JR: Public performance is a particular interest to me as an artist and a curator. Last year Defibrillator curated a series called, Out of Site where we presented 12 unexpected encounters in Wicker Park in association with the local SSA. I’m interested in arresting peoples’ daily lives; giving them pause to reevaluate their surroundings and the boundaries of art. Performance art, especially, can be elitist to a certain degree. Unless you are seeking it out or familiar with the form, you may never encounter this medium. So taking it to the streets is a way to further the reach of this often inaccessible and misunderstood discipline. I actually presented a work in Out of Site for which I ran with a giant fish for two hours around Wicker Park. One viewer posted a ‘missed connection’ in the Reader thanking me for the surprise encounter she experienced when coming out of the Division Blue Line stop. This delighted me. I’m on a mission to broaden the awareness and understanding of performance art among the general public. For Rapid Pulse, several artists are performing in the street. Chicago duo, Industry of the Ordinary, will be branding passers-by with ink stamps. Brazilian artist, Tales Frey will be staging a half hour gender bending wedding kiss. For a project called Apparition, Texas artist, Julia Wallace, will be dressed as the Virgin Mary while breast feeding a baby Jesus. There are several others, including local artists, Lucky Pierre (walking Chicago from south to north) and Lisa Vinebaum who will picket outside local sites in an effort to connect the current crisis in timed labor to the historical struggle for workers’ rights. Designed to be more enticing than confrontational, these works will broaden ideas about what art is and could be.
CP: What has it been like finding places for artists to stay? And do you feel like that reflects something about Chicago in particular? Or performance? That there is a willingness to share a home, in some way….
JR: I love this question. Our original idea was to place artists in hotels but, of course, finances are a problem. People stepped up right away to help out and I’m really proud of them (and Chicago) for this. We’ve scheduled a panel on the “Chicago Aesthetic” within the festival, but one thing that stands out to me in regard to this city is our DIY attitude and our gracious hospitality. By placing artists in peoples’ homes, it embodies these ideas. So where I was at first disappointed at not being able to provide hotel accommodation, I’m now thrilled that the housing now reflects Chicago’s style. We’ve organized two “Directors of Hospitality” to ensure that the guest artists have a pleasant and comfortable stay in Chicago. It’s really important PR, actually. People leave a city and talk about their experiences and I want to make sure that all the artists go away happy and paint a wonderful picture of Chicago to their friends and colleagues around the world. I love Chicago and am proud and happy to share our city. I firmly believe we should have larger visibility on an international scale.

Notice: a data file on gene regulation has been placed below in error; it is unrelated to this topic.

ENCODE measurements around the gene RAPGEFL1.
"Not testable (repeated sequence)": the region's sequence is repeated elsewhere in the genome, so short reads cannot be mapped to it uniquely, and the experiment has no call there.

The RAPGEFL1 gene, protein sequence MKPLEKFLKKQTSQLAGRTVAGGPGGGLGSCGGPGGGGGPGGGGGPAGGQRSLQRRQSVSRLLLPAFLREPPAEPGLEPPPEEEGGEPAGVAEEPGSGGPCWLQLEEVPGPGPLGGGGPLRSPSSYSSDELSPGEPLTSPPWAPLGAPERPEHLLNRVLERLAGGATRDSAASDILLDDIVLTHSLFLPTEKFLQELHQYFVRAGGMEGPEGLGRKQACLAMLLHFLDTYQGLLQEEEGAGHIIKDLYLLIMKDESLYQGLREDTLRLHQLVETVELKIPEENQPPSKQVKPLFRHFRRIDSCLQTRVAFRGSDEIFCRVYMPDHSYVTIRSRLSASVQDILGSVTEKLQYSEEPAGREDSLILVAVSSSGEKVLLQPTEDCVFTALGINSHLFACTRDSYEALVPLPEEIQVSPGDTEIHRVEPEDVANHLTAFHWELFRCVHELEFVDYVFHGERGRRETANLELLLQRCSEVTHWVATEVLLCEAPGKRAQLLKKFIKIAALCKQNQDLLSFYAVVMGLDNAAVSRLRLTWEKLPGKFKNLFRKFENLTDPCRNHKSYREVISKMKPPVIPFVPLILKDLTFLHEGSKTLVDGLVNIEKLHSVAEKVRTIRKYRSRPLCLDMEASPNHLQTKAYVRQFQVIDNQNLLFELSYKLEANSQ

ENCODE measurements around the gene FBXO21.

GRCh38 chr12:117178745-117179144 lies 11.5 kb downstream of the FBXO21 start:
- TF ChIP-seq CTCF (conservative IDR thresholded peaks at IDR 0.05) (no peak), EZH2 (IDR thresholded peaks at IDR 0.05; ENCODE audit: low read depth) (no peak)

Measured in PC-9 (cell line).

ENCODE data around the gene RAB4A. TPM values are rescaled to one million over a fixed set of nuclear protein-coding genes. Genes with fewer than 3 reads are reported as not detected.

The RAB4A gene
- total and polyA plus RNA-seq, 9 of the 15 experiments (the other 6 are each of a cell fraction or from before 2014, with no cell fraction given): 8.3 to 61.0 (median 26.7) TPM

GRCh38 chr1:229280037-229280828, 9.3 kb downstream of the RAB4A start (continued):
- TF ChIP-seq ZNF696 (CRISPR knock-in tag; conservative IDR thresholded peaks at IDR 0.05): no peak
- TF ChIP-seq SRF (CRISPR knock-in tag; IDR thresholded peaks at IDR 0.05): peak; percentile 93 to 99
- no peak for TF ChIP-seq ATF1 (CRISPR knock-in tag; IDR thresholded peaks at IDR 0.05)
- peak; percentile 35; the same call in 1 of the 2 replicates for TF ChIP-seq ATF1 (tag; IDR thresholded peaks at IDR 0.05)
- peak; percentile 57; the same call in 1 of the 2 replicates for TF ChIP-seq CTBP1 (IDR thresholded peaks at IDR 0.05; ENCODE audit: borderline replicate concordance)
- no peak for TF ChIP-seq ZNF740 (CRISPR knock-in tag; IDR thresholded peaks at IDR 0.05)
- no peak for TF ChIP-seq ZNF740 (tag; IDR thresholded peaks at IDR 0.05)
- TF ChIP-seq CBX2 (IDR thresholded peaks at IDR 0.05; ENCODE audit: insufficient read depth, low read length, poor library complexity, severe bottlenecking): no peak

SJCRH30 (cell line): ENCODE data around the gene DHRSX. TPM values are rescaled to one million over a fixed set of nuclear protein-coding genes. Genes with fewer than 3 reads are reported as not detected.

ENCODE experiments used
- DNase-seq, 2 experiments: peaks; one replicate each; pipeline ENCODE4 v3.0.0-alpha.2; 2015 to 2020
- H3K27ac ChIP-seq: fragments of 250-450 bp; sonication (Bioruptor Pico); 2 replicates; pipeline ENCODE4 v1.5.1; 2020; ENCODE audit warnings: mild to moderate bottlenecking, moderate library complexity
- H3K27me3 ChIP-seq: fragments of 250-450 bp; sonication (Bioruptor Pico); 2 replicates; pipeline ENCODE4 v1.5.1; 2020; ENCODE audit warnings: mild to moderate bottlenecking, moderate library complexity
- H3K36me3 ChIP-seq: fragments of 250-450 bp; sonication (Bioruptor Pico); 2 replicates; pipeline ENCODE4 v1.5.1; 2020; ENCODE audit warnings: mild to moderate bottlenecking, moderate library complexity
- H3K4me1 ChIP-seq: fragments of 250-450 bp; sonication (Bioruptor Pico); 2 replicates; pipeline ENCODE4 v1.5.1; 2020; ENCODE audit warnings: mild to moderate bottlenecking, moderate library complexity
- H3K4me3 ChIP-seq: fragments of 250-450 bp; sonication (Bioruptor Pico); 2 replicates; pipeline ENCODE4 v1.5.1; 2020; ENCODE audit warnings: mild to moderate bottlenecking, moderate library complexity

Unlike other mediums where one might send a piece away to be exhibited, performance artists need to be present to show their work. I’ve toured extensively and some of the best experiences I’ve had have been ones where I stayed with local people. It’s a way to get insight into the everyday lives of those in that city. It’s also a great way to make long lasting friends and connections. When organizing Rapid Pulse, I was embracing things that worked when I was in other festivals, and correcting things that didn’t work as well. Many of the opportunities and invitations that I’ve received have been the result of connections I’ve made from prior festivals. I would love for Chicago artists to have more visibility within international platforms. One way to accomplish this is for them to make connections during Rapid Pulse. In addition to home stays, we have planned group meals each day so the local and international artists and volunteers can get to know one another and seeds might be planted for future exchange. We hosted Estonian artists, Non-Grata a couple months ago, and one of our volunteers, Amber Lee, formed a relationship and is now touring with them in Europe. This makes me happy and proud. I hope similar situations arise as a result of Rapid Pulse.
A joint lecture/conversation between Chicago’s Industry of the Ordinary and painter David Hockney.
Art Institute of Chicago, 111 South Michigan Ave. Artist talk Saturday 2-3pm
“I am The Queen takes a look at the often unobserved life of Chicago’s Puerto Rican transgender community.” A film by Henrique Cirne-Lima & Josue Pellot
LVL3, 1542 N. Milwaukee Ave, 3rd Fl. Doors Sunday at 5:30pm, screening at 6:00pm
New work by Tony Fitzpatrick
Firecat Projects, 2124 N. Damen. Reception Friday 7-10pm.
New work by Zacharias Abubeker.
ACRE Projects, 1913 W 17th St. Reception Sunday 4-8pm.
New work by Bob Jobes.
65Grand, 1369 W. Grand Ave. Reception Friday 7-10pm.